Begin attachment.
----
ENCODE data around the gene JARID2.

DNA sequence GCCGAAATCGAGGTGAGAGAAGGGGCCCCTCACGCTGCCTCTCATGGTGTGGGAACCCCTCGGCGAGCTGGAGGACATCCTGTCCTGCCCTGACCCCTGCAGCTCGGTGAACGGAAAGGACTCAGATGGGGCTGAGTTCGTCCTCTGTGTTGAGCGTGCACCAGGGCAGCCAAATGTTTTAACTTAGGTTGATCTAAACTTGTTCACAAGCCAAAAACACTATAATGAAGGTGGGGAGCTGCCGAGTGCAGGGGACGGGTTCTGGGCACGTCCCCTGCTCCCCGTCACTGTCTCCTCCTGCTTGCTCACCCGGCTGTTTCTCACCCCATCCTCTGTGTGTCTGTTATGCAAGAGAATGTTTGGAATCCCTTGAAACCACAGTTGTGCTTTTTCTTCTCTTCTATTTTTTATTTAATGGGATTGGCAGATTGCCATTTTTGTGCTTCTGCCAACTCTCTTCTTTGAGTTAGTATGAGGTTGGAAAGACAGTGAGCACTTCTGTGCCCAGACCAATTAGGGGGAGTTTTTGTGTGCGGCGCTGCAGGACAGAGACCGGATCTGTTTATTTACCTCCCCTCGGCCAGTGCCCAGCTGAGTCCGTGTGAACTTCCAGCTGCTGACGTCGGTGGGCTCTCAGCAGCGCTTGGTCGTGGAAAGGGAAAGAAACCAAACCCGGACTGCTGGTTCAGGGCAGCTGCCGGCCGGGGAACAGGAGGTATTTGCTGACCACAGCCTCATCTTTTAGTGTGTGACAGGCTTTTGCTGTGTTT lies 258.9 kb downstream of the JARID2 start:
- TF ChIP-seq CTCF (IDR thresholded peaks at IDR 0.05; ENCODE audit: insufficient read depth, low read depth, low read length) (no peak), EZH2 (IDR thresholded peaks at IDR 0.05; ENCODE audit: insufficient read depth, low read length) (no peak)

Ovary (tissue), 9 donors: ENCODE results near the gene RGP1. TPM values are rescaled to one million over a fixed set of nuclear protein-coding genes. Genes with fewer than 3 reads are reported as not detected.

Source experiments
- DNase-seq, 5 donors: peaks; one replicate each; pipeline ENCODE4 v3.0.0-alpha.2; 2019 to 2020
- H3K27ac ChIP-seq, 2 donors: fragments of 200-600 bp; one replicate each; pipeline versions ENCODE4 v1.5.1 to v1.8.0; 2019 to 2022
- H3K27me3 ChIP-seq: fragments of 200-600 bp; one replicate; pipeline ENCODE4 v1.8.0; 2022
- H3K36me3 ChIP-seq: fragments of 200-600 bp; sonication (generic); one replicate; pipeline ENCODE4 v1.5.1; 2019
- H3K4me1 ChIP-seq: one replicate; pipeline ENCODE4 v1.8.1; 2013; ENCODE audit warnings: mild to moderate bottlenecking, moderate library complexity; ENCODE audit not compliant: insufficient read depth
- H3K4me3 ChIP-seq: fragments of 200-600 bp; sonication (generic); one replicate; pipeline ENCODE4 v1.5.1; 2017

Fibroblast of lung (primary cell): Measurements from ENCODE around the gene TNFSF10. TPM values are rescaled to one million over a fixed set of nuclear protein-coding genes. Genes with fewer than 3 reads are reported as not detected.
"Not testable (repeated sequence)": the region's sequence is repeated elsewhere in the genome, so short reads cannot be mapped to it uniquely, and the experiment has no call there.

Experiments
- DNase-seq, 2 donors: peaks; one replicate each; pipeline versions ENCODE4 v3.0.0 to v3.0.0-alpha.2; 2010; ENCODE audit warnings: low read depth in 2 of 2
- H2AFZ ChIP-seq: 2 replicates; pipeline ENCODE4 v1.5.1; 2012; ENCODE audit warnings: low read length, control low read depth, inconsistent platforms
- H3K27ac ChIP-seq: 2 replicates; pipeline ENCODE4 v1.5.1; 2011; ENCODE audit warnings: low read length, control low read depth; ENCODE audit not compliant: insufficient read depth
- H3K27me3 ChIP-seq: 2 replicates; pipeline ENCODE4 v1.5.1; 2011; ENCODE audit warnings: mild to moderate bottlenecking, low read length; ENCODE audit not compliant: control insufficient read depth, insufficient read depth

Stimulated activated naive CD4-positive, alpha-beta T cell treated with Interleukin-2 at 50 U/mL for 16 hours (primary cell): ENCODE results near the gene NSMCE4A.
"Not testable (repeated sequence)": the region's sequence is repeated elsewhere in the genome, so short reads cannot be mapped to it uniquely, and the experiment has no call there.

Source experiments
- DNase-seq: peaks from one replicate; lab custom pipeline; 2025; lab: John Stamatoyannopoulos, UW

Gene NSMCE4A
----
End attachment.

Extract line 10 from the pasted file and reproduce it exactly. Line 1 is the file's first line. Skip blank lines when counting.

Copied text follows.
- H3K4me1 ChIP-seq: one replicate; pipeline ENCODE4 v1.8.1; 2013; ENCODE audit warnings: mild to moderate bottlenecking, moderate library complexity; ENCODE audit not compliant: insufficient read depth